The route to retirement has evolved significantly, but will using a combination of retirement products become the norm? Jenna Towler finds out...
This might not be news to advisers, but more Bentleys were sold in the UK last year than RPI inflation-linked annuities.
But that doesn't mean advisers can afford to ignore the rather unpopular product or fail to run the numbers and present it clients approaching retirement.
Thinking back a few years the choices for retirees were straight forward - you finish work completely, taking your carriage clock for long service, and get a traditional life time annuity.
Will combining retirement products become the norm?
But as the decumulation market has developed, so have the number of choices available to retirees.
Lifetime annuities are still the major player, but inflation-linked annuities and fixed annuities have all made an appearance, as have capped drawdown and flexible drawdown. Scheme pension deserves a mention here too.
It can be quite a challenge to present all the options, in enough detail, to clients while keeping their full attention and comprehension, according to provider LV=.
To help advisers get across the myriad of options available to them, including the option to phase their retirement, the provider has come up with a process for advisers to follow, called Hopscotch.
It gives advisers a matrix to work through with clients which links the type of products available to the inflation, investment, annuity rate, longevity and change risks associated with each of them.
LV= retirement solutions head of distribution Steve Lewis said: "It is designed to help the adviser demonstrate the value of advice, rather than tell the adviser how to give advice. Most experienced advisers cover these aspects but sometimes it is putting them into a framework or a model helps the consumer understand the value of advice."
Phone a friend
Speaking at a roundtable in London, Lewis said while the provider itself did not see a huge number of blended solutions in decumulation but it was likely advisers were moving towards writing more combined business.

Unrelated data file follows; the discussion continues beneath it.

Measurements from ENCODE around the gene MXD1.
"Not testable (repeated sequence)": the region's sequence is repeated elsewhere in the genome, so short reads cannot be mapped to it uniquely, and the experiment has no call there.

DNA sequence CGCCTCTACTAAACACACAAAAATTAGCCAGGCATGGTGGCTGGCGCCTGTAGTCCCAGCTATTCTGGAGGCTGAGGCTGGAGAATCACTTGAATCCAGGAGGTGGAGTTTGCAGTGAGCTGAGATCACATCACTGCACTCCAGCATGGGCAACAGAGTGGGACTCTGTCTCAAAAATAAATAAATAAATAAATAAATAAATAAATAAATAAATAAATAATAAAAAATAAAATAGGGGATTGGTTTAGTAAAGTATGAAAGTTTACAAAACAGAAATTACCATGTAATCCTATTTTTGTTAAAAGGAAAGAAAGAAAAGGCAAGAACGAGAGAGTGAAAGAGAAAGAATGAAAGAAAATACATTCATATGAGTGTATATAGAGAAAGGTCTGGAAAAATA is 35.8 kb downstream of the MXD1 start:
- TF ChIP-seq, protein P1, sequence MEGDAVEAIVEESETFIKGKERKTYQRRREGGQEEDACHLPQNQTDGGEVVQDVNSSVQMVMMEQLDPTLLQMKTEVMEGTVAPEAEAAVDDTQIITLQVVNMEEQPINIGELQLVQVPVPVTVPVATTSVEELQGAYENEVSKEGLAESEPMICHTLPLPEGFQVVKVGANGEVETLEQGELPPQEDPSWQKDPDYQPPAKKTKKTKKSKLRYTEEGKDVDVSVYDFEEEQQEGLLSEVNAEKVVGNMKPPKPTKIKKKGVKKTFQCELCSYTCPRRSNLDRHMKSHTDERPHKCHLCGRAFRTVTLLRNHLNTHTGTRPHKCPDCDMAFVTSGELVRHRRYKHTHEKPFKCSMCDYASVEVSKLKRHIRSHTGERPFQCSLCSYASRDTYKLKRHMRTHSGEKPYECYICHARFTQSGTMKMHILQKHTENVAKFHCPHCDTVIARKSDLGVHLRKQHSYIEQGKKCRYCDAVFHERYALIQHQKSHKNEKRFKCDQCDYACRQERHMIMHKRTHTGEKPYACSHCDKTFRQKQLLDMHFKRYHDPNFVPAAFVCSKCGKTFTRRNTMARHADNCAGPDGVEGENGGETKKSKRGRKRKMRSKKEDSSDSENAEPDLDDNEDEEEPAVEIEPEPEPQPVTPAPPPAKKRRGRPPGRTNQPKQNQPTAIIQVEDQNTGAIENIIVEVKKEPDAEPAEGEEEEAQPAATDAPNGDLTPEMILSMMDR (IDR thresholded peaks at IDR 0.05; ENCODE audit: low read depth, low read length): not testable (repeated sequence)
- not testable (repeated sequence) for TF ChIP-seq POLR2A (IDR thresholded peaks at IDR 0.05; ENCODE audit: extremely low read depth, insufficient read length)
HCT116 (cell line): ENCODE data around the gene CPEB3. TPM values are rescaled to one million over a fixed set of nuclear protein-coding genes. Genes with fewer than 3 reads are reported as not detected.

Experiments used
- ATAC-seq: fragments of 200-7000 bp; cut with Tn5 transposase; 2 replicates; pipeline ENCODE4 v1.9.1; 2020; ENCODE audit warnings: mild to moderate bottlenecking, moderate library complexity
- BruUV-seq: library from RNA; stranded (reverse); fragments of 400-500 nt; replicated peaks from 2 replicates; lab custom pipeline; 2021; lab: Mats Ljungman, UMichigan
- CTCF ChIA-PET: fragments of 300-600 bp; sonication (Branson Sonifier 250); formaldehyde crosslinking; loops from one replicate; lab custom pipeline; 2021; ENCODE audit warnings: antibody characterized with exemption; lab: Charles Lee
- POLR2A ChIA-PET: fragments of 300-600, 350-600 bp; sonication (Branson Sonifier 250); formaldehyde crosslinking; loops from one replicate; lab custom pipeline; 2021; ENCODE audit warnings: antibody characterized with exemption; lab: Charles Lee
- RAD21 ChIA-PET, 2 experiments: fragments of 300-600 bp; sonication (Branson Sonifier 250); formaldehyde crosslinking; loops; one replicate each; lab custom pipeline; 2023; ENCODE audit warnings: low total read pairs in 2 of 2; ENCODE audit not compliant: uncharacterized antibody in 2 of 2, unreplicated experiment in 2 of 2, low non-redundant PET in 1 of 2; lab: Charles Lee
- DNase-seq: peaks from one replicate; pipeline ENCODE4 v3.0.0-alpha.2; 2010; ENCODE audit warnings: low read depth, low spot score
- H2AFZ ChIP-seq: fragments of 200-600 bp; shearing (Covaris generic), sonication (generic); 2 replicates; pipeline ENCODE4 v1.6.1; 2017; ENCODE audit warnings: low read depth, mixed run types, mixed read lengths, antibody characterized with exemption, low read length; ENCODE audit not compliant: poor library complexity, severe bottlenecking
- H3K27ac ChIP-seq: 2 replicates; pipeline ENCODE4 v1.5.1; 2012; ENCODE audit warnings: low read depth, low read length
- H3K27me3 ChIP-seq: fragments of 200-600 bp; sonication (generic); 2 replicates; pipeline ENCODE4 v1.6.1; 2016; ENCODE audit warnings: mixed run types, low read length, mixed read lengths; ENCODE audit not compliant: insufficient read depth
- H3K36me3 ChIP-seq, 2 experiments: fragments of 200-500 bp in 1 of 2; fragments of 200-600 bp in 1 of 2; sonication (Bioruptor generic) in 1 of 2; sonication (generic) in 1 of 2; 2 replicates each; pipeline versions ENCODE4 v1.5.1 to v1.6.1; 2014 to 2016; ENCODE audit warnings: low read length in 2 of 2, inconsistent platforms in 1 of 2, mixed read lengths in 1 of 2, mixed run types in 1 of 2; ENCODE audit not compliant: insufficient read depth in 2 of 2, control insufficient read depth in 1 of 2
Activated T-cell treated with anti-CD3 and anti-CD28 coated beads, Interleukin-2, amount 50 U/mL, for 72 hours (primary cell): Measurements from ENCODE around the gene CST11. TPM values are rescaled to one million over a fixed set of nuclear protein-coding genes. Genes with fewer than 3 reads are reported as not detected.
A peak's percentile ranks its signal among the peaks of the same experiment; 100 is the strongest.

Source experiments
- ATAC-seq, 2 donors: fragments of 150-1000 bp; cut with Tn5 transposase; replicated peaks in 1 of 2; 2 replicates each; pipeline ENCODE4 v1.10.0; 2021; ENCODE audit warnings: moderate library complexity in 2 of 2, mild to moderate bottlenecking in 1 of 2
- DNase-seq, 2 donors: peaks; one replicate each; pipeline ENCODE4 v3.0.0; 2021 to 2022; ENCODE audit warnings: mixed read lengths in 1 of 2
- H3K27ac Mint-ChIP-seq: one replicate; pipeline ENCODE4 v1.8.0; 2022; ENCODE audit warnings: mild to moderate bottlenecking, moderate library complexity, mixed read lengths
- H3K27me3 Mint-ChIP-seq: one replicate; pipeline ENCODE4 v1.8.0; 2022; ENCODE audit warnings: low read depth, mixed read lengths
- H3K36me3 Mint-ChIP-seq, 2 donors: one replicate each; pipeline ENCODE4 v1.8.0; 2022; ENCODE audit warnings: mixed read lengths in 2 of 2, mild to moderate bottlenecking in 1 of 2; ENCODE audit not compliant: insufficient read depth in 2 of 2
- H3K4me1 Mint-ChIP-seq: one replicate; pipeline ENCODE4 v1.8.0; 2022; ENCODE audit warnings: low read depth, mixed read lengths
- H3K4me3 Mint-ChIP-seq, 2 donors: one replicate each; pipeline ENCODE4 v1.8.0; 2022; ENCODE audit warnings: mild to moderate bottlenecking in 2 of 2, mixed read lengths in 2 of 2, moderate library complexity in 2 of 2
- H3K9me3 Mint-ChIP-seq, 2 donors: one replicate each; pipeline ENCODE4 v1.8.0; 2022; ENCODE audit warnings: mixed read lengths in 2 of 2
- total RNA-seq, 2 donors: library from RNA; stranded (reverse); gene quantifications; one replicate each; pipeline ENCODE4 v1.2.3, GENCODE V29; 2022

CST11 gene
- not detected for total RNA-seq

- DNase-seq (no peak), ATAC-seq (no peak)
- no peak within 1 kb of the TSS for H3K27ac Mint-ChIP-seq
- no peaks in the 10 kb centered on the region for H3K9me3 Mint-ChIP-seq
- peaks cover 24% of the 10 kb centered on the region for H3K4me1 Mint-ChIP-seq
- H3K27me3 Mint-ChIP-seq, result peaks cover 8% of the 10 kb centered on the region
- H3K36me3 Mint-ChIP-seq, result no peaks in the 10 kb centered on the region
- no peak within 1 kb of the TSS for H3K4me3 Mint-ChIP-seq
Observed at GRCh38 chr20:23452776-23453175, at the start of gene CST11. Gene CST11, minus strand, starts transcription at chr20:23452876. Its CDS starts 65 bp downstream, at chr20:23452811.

"We think choice is good. Advisers have a crucial part to play in ensuring that retirees structure their income in a way that provides them with the flexibility that best suits their retirement needs.
"If you want a high level of guarantee but would like some investment exposure, why not phone a friend and do a 50/50 with level lifetime annuity and investment linked annuity?
"Why not do half and half? One of the things we are looking closely at is doing an 80/20 plan. Why don't we have a scale where you decide what level of guarantee you like and what proportion of risk are you prepared to take? Risk is not necessarily a bad thing."
LV= currently offers both products and is developing its thinking in terms of portfolio solutions, he added.
"We are not a fan of ‘third way' as an expression but why not mix and match for a client who have several hundred thousand in their pension pot using two or three different solutions? For someone who has less than £100,000 in their pension pot why wouldn't they consider 80% in lifetime annuity and 20% in investment linked annuity?"
Richings Financial Management principle and managing director Clive Ridge said blended retirement solutions would fit with his business model
"Historically there were only annuities, going back a few years ago. Drawdown was introduced, and there were two extremes." He said. "We do a lot of risk-rated portfolio planning and this is bringing that into the post-retirement space."
Ridge also said non-advised annuity sales should come with a "health warning".
"When you get to the point when you are moving from accumulation to decumulation there are huge decisions to be made.
"The individual has spent 25 to 30 years accumulating that fund; you may have been with them during that period. Not to be with them when they are about to make that decision is foolhardy. Personally to be making a telephone call at that time should come with a health warning."
However, Foster Denovo financial adviser Grace Agnew said lack of client knowledge and totality of risk aversion were still big issues for advisers.
"One of the issues I have with clients coming up to retirement is that they do not want to take any risk whatsoever, they do not want to be in the investment market, they are scared of it falling.
"Even inflation risk - when you look at the figures you are looking at about 15 years to make up the difference between and inflation-linked annuity and a standard. They don't see themselves living 15 years, they think immediate gratification."
She added: "You can explain to them but they might not trust the market, or insurance companies, they just want to know what they are getting. All the paperwork they get, it just confuses them even more. Advisers simplify and educate them.
"The problem is that when clients get the retirement they think they don't have an option. I do not think a lot of people are aware, they don't see the value in changing or in the enhanced annuity rate."
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